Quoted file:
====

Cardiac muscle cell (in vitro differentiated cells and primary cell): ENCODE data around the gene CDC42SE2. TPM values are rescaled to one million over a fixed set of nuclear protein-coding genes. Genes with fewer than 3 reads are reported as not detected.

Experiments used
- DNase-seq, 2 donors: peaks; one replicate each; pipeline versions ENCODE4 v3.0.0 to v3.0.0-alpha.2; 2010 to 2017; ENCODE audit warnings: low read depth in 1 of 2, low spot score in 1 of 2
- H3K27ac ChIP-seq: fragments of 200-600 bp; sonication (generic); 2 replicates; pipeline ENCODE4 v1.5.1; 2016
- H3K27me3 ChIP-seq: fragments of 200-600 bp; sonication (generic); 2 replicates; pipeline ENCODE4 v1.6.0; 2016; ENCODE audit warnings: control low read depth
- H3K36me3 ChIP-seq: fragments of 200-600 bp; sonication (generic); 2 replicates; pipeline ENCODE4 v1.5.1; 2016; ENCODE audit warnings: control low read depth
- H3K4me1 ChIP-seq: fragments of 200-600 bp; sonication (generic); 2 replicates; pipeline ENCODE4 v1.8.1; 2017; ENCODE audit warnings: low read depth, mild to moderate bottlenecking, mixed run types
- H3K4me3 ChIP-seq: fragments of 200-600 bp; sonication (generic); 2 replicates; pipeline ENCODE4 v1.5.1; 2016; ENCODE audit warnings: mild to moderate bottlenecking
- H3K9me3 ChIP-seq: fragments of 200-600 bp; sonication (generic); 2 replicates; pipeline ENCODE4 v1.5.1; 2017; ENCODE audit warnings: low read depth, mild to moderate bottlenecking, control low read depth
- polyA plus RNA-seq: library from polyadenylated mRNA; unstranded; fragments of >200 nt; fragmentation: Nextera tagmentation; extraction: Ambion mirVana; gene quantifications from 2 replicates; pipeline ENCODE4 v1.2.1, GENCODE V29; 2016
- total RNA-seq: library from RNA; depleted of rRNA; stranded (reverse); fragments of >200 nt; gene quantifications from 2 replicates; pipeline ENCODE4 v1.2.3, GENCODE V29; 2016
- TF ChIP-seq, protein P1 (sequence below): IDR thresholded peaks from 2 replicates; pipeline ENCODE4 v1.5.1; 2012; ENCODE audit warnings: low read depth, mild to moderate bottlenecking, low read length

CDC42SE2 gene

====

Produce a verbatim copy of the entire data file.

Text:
Cardiac muscle cell (in vitro differentiated cells and primary cell): ENCODE data around the gene CDC42SE2. TPM values are rescaled to one million over a fixed set of nuclear protein-coding genes. Genes with fewer than 3 reads are reported as not detected.

Experiments used
- DNase-seq, 2 donors: peaks; one replicate each; pipeline versions ENCODE4 v3.0.0 to v3.0.0-alpha.2; 2010 to 2017; ENCODE audit warnings: low read depth in 1 of 2, low spot score in 1 of 2
- H3K27ac ChIP-seq: fragments of 200-600 bp; sonication (generic); 2 replicates; pipeline ENCODE4 v1.5.1; 2016
- H3K27me3 ChIP-seq: fragments of 200-600 bp; sonication (generic); 2 replicates; pipeline ENCODE4 v1.6.0; 2016; ENCODE audit warnings: control low read depth
- H3K36me3 ChIP-seq: fragments of 200-600 bp; sonication (generic); 2 replicates; pipeline ENCODE4 v1.5.1; 2016; ENCODE audit warnings: control low read depth
- H3K4me1 ChIP-seq: fragments of 200-600 bp; sonication (generic); 2 replicates; pipeline ENCODE4 v1.8.1; 2017; ENCODE audit warnings: low read depth, mild to moderate bottlenecking, mixed run types
- H3K4me3 ChIP-seq: fragments of 200-600 bp; sonication (generic); 2 replicates; pipeline ENCODE4 v1.5.1; 2016; ENCODE audit warnings: mild to moderate bottlenecking
- H3K9me3 ChIP-seq: fragments of 200-600 bp; sonication (generic); 2 replicates; pipeline ENCODE4 v1.5.1; 2017; ENCODE audit warnings: low read depth, mild to moderate bottlenecking, control low read depth
- polyA plus RNA-seq: library from polyadenylated mRNA; unstranded; fragments of >200 nt; fragmentation: Nextera tagmentation; extraction: Ambion mirVana; gene quantifications from 2 replicates; pipeline ENCODE4 v1.2.1, GENCODE V29; 2016
- total RNA-seq: library from RNA; depleted of rRNA; stranded (reverse); fragments of >200 nt; gene quantifications from 2 replicates; pipeline ENCODE4 v1.2.3, GENCODE V29; 2016
- TF ChIP-seq, protein P1 (sequence below): IDR thresholded peaks from 2 replicates; pipeline ENCODE4 v1.5.1; 2012; ENCODE audit warnings: low read depth, mild to moderate bottlenecking, low read length

CDC42SE2 gene